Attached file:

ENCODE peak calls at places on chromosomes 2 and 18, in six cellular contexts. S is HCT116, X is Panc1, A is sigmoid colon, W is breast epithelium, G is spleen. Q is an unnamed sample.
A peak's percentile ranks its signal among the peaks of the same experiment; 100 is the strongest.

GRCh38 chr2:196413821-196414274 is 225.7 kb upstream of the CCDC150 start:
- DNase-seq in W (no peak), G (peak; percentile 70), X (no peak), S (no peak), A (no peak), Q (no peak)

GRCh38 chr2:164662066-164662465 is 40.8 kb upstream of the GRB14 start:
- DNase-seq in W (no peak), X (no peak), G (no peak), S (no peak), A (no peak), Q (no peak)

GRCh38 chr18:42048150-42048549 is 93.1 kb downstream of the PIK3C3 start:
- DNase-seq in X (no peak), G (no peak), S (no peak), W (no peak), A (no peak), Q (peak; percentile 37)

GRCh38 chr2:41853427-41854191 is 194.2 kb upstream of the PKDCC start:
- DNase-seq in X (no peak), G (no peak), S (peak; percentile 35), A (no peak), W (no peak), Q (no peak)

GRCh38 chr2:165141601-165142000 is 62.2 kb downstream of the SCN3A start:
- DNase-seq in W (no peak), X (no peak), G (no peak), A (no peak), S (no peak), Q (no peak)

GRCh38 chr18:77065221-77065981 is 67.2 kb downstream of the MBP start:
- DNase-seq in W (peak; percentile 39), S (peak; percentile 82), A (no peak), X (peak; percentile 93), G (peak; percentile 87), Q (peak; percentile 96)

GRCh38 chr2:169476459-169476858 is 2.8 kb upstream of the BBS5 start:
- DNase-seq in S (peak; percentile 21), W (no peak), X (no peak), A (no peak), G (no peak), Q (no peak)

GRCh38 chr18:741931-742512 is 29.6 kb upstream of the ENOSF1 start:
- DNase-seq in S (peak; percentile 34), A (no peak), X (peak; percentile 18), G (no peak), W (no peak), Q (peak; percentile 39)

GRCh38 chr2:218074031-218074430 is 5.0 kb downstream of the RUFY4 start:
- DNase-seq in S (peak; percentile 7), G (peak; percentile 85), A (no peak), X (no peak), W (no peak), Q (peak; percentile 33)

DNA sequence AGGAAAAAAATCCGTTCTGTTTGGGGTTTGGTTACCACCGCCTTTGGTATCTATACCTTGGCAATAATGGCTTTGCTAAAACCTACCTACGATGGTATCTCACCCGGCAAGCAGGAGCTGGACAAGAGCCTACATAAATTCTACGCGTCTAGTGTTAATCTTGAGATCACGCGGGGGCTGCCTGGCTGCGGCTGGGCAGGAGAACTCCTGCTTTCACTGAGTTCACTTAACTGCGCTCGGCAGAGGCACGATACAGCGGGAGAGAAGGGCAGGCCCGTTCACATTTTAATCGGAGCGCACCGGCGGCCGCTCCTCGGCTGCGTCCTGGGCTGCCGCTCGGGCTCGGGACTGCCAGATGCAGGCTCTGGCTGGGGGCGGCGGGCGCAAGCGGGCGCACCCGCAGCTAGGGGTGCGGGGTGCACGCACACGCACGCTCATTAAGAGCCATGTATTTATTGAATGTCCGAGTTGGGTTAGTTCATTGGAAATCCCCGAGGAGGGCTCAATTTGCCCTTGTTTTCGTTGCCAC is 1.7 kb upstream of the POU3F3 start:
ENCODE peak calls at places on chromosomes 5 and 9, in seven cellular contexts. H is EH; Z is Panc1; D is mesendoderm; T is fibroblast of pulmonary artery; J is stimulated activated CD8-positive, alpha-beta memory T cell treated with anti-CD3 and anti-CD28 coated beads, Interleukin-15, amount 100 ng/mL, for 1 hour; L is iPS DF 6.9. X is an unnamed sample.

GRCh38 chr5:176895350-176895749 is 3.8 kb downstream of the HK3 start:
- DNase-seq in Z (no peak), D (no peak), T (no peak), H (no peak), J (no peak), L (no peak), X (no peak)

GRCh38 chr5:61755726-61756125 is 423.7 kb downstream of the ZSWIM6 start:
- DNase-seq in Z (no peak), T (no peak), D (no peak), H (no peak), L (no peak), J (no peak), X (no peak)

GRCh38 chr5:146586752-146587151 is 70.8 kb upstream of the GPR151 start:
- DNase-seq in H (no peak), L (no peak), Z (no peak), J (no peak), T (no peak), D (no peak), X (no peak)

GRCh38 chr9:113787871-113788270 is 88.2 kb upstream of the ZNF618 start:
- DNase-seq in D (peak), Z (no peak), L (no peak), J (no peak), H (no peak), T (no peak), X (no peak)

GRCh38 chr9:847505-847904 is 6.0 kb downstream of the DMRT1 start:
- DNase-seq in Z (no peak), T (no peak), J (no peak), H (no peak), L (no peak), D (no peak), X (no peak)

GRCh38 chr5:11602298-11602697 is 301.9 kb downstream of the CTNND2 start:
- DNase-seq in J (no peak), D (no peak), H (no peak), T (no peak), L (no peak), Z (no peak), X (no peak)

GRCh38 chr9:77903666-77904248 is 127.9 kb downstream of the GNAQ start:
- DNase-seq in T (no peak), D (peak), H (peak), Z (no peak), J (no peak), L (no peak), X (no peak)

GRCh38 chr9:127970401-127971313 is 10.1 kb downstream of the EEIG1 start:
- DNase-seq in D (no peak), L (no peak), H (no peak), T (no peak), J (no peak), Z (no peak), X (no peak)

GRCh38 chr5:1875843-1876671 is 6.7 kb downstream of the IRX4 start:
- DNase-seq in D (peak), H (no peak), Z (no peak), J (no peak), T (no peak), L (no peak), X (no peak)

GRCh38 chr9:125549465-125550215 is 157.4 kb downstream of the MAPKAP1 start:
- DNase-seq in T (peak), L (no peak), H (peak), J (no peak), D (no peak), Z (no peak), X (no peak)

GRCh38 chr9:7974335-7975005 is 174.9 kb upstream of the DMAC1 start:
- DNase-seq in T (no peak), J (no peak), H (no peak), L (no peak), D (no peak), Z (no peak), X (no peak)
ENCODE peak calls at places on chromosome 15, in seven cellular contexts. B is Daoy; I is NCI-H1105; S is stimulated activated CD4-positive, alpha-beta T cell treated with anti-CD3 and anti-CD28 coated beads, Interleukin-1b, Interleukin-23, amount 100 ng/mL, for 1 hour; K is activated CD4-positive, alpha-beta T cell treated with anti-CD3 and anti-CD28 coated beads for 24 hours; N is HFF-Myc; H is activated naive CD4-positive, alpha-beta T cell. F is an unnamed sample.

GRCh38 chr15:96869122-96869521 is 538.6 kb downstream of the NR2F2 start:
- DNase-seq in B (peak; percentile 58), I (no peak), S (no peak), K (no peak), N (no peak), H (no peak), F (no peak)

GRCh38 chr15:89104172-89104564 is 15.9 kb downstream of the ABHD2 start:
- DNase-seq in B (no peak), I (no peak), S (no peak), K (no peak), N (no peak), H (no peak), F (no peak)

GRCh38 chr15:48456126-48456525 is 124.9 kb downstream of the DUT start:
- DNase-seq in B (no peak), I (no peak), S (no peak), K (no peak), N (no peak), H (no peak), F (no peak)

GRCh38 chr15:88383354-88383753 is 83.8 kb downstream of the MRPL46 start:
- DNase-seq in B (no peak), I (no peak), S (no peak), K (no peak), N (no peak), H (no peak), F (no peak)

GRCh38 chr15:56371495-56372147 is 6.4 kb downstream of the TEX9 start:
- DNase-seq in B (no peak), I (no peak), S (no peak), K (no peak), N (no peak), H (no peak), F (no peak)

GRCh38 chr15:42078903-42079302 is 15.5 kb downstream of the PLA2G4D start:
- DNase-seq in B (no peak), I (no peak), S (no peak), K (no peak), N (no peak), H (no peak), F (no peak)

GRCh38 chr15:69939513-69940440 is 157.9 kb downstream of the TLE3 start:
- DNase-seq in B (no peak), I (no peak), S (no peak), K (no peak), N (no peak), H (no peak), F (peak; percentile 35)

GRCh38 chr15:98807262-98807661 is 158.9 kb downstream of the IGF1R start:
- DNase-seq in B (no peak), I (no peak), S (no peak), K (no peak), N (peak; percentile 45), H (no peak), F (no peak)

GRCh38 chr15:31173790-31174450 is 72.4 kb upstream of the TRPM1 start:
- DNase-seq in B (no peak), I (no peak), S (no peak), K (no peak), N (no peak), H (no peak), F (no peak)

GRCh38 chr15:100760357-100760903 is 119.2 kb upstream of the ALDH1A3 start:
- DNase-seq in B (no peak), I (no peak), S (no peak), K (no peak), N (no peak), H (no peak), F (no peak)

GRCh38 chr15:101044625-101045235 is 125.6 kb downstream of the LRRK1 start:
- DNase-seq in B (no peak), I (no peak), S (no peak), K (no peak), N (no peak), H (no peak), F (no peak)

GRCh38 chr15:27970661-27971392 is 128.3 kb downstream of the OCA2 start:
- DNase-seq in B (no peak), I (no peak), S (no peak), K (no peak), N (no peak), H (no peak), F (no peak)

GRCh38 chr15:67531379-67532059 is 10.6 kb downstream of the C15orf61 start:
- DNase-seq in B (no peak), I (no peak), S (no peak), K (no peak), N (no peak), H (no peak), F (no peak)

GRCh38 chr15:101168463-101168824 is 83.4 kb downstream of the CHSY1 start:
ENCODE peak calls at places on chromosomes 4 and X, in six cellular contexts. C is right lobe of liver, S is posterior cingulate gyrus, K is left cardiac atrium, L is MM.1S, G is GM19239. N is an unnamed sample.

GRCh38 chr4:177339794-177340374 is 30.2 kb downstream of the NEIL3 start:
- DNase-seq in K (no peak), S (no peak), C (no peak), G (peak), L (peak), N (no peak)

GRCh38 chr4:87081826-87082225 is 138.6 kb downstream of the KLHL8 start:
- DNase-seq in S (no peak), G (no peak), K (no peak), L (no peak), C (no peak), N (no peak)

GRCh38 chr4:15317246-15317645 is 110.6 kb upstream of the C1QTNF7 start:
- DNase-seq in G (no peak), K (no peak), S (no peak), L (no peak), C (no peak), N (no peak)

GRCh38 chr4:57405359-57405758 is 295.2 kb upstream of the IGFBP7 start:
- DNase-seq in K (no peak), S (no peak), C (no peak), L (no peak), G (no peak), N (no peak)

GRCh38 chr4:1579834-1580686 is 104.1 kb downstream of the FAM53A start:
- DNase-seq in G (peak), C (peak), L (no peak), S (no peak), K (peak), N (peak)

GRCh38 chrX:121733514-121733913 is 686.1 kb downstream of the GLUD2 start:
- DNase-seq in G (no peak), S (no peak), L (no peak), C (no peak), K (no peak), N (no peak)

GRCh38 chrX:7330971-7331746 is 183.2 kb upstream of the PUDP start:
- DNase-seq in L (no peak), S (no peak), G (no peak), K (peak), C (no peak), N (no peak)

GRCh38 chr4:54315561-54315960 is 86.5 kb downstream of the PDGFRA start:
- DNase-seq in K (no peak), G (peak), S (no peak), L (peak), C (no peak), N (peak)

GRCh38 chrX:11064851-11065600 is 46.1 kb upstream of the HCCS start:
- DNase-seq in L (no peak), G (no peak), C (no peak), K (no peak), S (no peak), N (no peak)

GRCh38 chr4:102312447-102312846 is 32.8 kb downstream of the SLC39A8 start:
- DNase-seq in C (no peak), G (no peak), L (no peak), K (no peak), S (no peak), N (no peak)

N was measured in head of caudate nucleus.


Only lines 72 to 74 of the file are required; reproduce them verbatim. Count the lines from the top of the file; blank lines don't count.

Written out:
GRCh38 chr15:101168463-101168824 is 83.4 kb downstream of the CHSY1 start:
ENCODE peak calls at places on chromosomes 4 and X, in six cellular contexts. C is right lobe of liver, S is posterior cingulate gyrus, K is left cardiac atrium, L is MM.1S, G is GM19239. N is an unnamed sample.

GRCh38 chr4:177339794-177340374 is 30.2 kb downstream of the NEIL3 start: